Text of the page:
The traditional answer to the first question is more or less "everything". Much like nutritionists advise a varied diet, educationists advise learning a wide variety of subjects. It is true that higher education has tended to focus on narrowed learning, where the student has a better chance of being an expert and of knowing more than the average person. Men, by the way, often want to "win". They don't much care at what, just as long as they win. So, there is a tendency for me to become the world expert in the use and history of the comma or the history of the letter A.
The 1939 education classic "The Saber Tooth Curriculum" tells the fictional story about the requirements to learn the moves and strategies of saber-tooth tiger hunting, despite the fact that such beasts are extinct. We have expert hunters or experts in what are believed to be advanced saber tooth tiger hunting and we require our youth to pass exams in the knowledge and skills of such hunting. Why? Who cares? I had to learn it and they are damned well going to learn it, too!
Which brings us to the other hard part. You teach 100 youngsters tiger hunting or Latin or the history of the ether. They look like they paid attention. They all were present for every lecture, every discussion. But the public and the parents would like more convincing data.
We have the demonstrations and the history lectures on tape and we can show 100 or 1000 students the tapes at a time. Not an expensive proposition. But the testing, the verification - that gets a little more costly. How about a multiple choice test, where we can arrange seating far enough apart that copying is nearly impossible? We feed the tests through a machine that reads them and tallies up the number of "correct" choices. There will be a few geniuses who can see a problem with all the choices to many of the questions but only a few. There will be a few students with extra high levels of worry and fear. We can test those who seem extra worried for blood pressure and such and give them a more personal test, maybe with an extra fee required. It is expensive to build the test and we will be afraid that some enterprising group will each memorize one or two of the questions according to a pre-arranged plan and reconstruct the test for sale to next year's students.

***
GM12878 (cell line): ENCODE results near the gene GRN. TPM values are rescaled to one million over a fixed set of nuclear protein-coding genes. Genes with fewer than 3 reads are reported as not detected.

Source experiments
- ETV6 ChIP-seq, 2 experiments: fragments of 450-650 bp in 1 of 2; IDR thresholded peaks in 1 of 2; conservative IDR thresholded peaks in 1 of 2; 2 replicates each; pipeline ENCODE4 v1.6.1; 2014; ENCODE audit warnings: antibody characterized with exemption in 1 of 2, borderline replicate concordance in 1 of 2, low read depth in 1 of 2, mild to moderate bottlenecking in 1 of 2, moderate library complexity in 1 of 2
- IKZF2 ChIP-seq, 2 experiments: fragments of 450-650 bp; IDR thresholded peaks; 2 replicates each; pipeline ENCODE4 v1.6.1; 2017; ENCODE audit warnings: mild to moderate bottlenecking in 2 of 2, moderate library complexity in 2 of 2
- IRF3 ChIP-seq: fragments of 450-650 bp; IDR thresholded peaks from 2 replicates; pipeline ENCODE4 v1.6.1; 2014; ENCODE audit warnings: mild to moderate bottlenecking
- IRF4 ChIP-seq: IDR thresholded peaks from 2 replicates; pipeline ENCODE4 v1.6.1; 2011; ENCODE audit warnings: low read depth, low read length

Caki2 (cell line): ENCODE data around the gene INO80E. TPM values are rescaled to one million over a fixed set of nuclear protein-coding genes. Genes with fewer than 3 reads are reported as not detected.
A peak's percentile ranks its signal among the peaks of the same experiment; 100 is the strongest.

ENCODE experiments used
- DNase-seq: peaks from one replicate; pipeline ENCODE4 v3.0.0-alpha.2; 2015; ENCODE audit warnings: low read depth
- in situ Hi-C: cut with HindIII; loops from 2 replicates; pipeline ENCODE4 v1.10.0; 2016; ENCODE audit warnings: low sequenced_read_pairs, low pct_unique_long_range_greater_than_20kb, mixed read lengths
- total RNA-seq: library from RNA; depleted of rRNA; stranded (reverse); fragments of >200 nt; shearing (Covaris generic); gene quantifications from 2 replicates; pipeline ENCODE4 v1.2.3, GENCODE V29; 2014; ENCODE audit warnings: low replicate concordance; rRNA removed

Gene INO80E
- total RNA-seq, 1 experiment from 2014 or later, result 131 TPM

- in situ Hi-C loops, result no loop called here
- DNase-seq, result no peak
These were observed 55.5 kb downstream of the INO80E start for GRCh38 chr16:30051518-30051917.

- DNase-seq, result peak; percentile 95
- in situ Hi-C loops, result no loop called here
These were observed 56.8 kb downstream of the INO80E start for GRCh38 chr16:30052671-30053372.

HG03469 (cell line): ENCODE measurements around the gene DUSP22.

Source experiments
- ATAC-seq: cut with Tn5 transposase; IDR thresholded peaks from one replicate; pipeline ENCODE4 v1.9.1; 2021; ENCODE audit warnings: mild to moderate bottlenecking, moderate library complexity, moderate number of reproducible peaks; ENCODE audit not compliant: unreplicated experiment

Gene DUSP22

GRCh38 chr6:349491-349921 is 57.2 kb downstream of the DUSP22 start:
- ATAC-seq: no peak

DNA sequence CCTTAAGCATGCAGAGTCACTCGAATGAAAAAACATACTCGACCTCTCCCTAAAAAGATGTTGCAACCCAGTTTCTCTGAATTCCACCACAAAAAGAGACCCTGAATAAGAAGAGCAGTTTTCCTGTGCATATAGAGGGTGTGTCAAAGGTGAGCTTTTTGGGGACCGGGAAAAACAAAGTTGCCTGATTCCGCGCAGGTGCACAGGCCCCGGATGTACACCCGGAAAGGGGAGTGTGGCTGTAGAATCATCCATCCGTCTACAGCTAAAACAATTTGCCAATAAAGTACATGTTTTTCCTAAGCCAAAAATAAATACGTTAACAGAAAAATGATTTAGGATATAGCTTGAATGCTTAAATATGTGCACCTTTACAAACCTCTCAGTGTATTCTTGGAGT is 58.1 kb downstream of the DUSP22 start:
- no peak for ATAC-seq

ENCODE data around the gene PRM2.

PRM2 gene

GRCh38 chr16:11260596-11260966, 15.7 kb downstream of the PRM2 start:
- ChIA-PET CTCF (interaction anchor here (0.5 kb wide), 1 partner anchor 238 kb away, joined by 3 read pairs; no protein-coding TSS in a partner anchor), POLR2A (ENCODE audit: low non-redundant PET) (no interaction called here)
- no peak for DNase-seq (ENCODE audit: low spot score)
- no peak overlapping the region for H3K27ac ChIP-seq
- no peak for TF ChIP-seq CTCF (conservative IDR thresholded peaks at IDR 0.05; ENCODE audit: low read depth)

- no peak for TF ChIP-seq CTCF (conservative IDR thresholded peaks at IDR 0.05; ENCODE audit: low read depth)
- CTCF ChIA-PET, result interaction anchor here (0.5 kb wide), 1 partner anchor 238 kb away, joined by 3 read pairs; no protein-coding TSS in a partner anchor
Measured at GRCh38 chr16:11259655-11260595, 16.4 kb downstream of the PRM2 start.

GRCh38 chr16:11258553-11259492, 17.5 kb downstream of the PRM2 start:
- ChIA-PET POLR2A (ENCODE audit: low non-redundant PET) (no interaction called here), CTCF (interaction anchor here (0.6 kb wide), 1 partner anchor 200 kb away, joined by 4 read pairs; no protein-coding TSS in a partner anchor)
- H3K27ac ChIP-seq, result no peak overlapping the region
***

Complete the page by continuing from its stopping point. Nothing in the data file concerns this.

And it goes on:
The most basic difficulty still remains. That is determining whether knowledge and skills of saber-tooth tiger hunting makes a large enough positive contribution to the later lives of the students and their society. Don't forget that those who want to focus on the joys of music are urging educators to drop saber tooth tiger hunting and emphasize flute instead.
I am not sure we will ever get this right. The problem is like a paraphrase of Ecclesiastes 12:12 "Of the making of educational adjustments, there is no end."